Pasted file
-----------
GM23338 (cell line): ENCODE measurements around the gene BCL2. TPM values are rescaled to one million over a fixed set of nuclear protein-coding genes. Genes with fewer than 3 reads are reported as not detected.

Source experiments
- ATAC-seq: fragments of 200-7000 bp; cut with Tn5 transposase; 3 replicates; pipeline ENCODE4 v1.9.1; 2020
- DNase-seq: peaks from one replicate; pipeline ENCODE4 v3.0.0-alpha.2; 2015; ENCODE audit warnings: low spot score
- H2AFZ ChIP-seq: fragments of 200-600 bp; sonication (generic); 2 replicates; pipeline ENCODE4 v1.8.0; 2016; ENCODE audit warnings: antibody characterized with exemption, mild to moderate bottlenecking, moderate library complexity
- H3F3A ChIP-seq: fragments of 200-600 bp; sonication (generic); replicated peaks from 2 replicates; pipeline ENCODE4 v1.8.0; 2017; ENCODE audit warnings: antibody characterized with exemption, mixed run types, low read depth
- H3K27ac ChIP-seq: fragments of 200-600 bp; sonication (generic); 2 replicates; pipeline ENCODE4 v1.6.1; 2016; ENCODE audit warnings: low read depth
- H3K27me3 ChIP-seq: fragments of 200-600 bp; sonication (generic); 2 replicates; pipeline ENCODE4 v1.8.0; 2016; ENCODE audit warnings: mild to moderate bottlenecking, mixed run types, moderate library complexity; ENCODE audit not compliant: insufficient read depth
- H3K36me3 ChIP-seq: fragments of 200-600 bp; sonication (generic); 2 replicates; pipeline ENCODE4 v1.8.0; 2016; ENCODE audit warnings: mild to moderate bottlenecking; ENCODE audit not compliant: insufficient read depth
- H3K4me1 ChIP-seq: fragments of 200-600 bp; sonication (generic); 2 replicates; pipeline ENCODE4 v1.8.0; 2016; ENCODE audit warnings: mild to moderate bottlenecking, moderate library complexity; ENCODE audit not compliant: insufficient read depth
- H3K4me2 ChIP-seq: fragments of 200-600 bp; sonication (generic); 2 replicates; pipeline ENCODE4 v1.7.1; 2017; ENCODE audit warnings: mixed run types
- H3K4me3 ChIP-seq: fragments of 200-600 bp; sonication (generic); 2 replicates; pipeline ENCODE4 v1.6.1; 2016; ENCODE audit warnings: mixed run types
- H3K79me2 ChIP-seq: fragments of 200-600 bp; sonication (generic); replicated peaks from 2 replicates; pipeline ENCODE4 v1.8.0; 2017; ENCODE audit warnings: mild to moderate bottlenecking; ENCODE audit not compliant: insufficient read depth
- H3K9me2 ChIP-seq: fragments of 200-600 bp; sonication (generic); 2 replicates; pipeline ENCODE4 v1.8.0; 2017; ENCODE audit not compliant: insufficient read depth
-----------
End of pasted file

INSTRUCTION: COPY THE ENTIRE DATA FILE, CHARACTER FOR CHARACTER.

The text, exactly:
GM23338 (cell line): ENCODE measurements around the gene BCL2. TPM values are rescaled to one million over a fixed set of nuclear protein-coding genes. Genes with fewer than 3 reads are reported as not detected.

Source experiments
- ATAC-seq: fragments of 200-7000 bp; cut with Tn5 transposase; 3 replicates; pipeline ENCODE4 v1.9.1; 2020
- DNase-seq: peaks from one replicate; pipeline ENCODE4 v3.0.0-alpha.2; 2015; ENCODE audit warnings: low spot score
- H2AFZ ChIP-seq: fragments of 200-600 bp; sonication (generic); 2 replicates; pipeline ENCODE4 v1.8.0; 2016; ENCODE audit warnings: antibody characterized with exemption, mild to moderate bottlenecking, moderate library complexity
- H3F3A ChIP-seq: fragments of 200-600 bp; sonication (generic); replicated peaks from 2 replicates; pipeline ENCODE4 v1.8.0; 2017; ENCODE audit warnings: antibody characterized with exemption, mixed run types, low read depth
- H3K27ac ChIP-seq: fragments of 200-600 bp; sonication (generic); 2 replicates; pipeline ENCODE4 v1.6.1; 2016; ENCODE audit warnings: low read depth
- H3K27me3 ChIP-seq: fragments of 200-600 bp; sonication (generic); 2 replicates; pipeline ENCODE4 v1.8.0; 2016; ENCODE audit warnings: mild to moderate bottlenecking, mixed run types, moderate library complexity; ENCODE audit not compliant: insufficient read depth
- H3K36me3 ChIP-seq: fragments of 200-600 bp; sonication (generic); 2 replicates; pipeline ENCODE4 v1.8.0; 2016; ENCODE audit warnings: mild to moderate bottlenecking; ENCODE audit not compliant: insufficient read depth
- H3K4me1 ChIP-seq: fragments of 200-600 bp; sonication (generic); 2 replicates; pipeline ENCODE4 v1.8.0; 2016; ENCODE audit warnings: mild to moderate bottlenecking, moderate library complexity; ENCODE audit not compliant: insufficient read depth
- H3K4me2 ChIP-seq: fragments of 200-600 bp; sonication (generic); 2 replicates; pipeline ENCODE4 v1.7.1; 2017; ENCODE audit warnings: mixed run types
- H3K4me3 ChIP-seq: fragments of 200-600 bp; sonication (generic); 2 replicates; pipeline ENCODE4 v1.6.1; 2016; ENCODE audit warnings: mixed run types
- H3K79me2 ChIP-seq: fragments of 200-600 bp; sonication (generic); replicated peaks from 2 replicates; pipeline ENCODE4 v1.8.0; 2017; ENCODE audit warnings: mild to moderate bottlenecking; ENCODE audit not compliant: insufficient read depth
- H3K9me2 ChIP-seq: fragments of 200-600 bp; sonication (generic); 2 replicates; pipeline ENCODE4 v1.8.0; 2017; ENCODE audit not compliant: insufficient read depth